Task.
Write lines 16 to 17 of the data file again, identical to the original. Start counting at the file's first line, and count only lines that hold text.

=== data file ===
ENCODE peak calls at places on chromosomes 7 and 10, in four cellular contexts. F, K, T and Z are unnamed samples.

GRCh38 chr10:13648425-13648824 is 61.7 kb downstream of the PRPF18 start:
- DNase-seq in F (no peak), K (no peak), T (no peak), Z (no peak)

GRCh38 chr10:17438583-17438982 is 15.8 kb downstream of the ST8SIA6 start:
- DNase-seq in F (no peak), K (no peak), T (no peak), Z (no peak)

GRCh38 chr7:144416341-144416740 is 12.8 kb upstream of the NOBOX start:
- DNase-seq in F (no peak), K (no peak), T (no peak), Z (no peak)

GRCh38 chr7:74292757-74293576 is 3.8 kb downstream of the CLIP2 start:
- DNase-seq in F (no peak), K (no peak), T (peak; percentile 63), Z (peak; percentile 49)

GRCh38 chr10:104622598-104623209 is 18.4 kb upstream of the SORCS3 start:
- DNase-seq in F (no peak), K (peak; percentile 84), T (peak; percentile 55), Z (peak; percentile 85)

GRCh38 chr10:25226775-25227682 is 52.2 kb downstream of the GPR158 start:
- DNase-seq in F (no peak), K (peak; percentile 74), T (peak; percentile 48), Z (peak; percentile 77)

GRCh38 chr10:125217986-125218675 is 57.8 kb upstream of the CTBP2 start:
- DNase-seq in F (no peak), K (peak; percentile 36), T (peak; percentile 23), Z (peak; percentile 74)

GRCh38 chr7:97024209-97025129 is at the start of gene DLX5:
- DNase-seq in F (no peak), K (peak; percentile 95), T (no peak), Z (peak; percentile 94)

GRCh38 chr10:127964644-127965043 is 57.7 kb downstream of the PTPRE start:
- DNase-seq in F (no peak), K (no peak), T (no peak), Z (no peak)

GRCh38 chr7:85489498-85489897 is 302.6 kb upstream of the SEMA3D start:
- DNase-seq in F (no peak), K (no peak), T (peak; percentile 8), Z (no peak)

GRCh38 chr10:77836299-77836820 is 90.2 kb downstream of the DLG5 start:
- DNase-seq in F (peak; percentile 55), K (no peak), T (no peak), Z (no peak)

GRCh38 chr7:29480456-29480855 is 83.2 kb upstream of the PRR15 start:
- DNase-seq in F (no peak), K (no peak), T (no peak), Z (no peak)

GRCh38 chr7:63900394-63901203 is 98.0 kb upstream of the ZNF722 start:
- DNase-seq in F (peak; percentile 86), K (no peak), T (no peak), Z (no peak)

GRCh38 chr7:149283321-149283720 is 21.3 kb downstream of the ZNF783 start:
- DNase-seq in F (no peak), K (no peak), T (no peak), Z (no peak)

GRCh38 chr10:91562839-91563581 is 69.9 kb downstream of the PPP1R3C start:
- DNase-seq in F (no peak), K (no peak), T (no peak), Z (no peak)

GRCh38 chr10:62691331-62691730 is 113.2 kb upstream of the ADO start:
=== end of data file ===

GRCh38 chr7:97024209-97025129 is at the start of gene DLX5:
- DNase-seq in F (no peak), K (peak; percentile 95), T (no peak), Z (peak; percentile 94)